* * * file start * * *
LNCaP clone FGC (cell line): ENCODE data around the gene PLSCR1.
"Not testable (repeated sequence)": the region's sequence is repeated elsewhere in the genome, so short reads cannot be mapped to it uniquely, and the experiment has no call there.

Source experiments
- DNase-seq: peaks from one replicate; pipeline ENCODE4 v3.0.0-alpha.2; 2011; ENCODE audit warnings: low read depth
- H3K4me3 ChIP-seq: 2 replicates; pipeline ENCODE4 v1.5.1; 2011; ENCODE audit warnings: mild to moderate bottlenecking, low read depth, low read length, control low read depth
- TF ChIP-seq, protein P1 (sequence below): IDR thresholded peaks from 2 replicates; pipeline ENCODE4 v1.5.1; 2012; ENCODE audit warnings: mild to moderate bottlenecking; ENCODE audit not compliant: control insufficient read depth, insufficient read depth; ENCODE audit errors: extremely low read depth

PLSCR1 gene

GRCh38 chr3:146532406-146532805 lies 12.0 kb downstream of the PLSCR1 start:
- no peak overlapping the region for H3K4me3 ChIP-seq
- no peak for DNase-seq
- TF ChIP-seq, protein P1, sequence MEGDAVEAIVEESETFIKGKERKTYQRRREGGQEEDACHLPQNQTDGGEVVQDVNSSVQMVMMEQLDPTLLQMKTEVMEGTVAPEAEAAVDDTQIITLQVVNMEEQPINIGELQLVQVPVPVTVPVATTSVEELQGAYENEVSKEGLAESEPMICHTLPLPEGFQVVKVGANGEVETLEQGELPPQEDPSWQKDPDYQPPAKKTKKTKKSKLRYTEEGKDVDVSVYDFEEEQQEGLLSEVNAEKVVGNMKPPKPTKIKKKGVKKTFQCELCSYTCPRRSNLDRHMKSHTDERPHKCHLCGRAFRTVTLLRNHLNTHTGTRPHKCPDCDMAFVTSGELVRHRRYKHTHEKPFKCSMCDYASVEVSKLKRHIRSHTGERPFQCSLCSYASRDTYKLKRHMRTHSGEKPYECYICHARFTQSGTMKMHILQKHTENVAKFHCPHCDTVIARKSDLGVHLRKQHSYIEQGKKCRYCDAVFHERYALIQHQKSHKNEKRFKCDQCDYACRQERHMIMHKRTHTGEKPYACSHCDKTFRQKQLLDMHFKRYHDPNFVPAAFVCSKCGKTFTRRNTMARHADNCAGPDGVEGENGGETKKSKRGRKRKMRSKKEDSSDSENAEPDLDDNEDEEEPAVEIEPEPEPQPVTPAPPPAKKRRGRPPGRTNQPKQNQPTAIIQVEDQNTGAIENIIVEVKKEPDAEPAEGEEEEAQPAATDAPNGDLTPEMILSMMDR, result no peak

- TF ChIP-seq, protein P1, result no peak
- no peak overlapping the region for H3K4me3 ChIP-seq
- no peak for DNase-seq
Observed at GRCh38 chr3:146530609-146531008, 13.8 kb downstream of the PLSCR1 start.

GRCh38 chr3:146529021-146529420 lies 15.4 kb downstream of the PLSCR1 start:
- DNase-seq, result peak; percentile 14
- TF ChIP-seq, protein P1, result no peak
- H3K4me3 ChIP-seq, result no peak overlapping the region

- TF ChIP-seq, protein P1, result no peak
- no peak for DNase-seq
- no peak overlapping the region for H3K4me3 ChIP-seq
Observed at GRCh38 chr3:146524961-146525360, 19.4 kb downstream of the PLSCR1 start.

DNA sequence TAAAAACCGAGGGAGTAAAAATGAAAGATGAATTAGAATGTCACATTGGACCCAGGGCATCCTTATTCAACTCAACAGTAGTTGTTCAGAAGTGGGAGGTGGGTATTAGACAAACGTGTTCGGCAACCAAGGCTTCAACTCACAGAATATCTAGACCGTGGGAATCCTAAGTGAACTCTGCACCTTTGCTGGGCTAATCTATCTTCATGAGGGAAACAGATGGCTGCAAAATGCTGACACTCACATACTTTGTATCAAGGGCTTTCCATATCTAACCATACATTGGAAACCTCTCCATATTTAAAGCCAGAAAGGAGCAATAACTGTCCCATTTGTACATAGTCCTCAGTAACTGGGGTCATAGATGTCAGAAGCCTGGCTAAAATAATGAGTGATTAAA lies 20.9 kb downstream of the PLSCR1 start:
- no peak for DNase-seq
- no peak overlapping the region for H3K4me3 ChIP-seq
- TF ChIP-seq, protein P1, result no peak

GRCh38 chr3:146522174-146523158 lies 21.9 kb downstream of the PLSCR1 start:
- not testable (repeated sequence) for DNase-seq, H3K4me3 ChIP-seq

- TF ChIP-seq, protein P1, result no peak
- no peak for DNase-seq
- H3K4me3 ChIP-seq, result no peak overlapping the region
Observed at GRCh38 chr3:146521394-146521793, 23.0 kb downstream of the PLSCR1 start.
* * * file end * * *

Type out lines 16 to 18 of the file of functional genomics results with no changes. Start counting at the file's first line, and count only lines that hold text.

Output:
GRCh38 chr3:146529021-146529420 lies 15.4 kb downstream of the PLSCR1 start:
- DNase-seq, result peak; percentile 14
- TF ChIP-seq, protein P1, result no peak